De-hellenizing the Old Testament

Walter Eichrodt was a mainline German Protestant who nevertheless wrote an outstanding theology of the Old Testament.  The first fifty pages or so was sheer excitement.  I was floored.  Here was one of the world’s leading Old Testament authorities saying everything about Hebrew Thought and God that I had been saying, except he has tenure.

This is only the first two hundred pages of Old Testament theology.  These deal more with covenant and doctrine of God.   The second half deals with covenant leaders, which is important but not relevant to my studies at the moment.  Key here is the contrast between covenant religion and magic (ontology) religion.

“Real God becoming manifest in history to which the SCriptures of the OT bear witness” (15).

“That which binds together indivisibly the two realms of the Old and New Testaments…is the irruption of the Kingdom of God into this world and its establishment here” (26).

The Meaning of the Covenant Concept

  • Factual nature of divine revelation (37).  “God’s disclosure of himself is not grasped speculatively.”  As “he  molds them according to his will he grants them knowledge of his being.”
  • A clear divine will is discernable.  “You shall be my people and I shall be your God.’ Because of this the fear that constantly haunts the pagan world, the fear of arbitrariness and caprice in the Godhead, is excluded” (38).
  • The content of that will is defined in ways that make the human party aware of the position (39).
  • Divine election and kingdom:  Jer. 2:1; 1 Sam. 8:1-10; this dual pattern provides the interpretation of Israelite history.
  • The bond of nature religion was broken (42).  The covenant did not allow an inherent bond in the believer, the order of nature, and the god.   Chain of being is broken.  Divinity does not display itself in the mysterium of nature.  Election is the opposite of nature religions (43).  Israelite ritual does not mediate “cosmic power.”  “One indication of decisive importance in this respect is the fact that the covenant is not concluded by the performance of a wordless action, having its value in itself, but is accompanied by the word as the expression of the divine will” (44).

The History of the Covenant Concept

Eichrodt discusses the dangers the covenant idea faced.  Canaanite ideas quickly muted the sharp sounds of the covenant.  “The gulf set between God and man by his terrifying majesty was levelled out of existence by the emphasis laid on their psycho-physical relatedness and community” (46).  It is interesting to compare this description with Paul Tillich’s claim that the church placed the intermediaries of saints and angels over the Platonic hierarchy of Forms.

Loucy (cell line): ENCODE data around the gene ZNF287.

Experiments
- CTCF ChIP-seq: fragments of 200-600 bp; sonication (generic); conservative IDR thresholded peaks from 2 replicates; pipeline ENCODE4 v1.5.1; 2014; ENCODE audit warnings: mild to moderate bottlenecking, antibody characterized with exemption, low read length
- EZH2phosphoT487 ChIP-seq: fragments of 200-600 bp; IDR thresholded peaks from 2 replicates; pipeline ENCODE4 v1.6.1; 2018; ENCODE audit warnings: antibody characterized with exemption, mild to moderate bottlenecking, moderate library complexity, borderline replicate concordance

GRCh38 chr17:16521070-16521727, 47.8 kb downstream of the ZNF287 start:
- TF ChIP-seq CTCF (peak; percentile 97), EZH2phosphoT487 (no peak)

Refashioning of the Covenant Concept

Dt 4.13, 23 understands berith simply as the Decalogue.   A shift to the legal character.  Man can violate the conditions of the covenant, but he cannot annul it (54).

The Cultus

“Alien from primitive Yahwism, and introduced into the Yahweh cultus predominantly as a result of Canaanite influence, were the massebah, the Asherim and the bull image” (115).  The Canaanites believed this was a transference of the particular object of the divine power effective at the holy place as a whole.

  • Special places were always seen, by contrast, as memorials to Yahweh’s self-manifestation (116).

Pictorial Representations

“The spiritual leaders of Israel, however, always made a firm stand against this adoption of heathen image-worship, regarding it as an innovation which contradicted the essence of Yahweh religion” (118).

Prayer

“Indicative of the pattern of Old Testament piety is the fact that the dominant motives of prayer never included that of losing oneself, through contemplation, in the divine infinity.  There was no room in Israel for mystical prayer; the nature of the Mosaic Yahweh with his mighty personal will effectively prevented the development of that type of prayer which seeks to dissolve the individual I in the unbounded One.  Just as the God of the Old Testament is no Being reposing in his own beatitude, but reveals himself in the controlling will of the eternal King, so the pious Israelite is no intoxicated, world-denying mystic revelling in the Beyond, but a warrior, who wrestles even in prayer, and looks for the life of power in communion with his divine Lord.  His goal is not the static concept of the summum bonum, but the dynamic fact of the Basileia tou Theou” (176).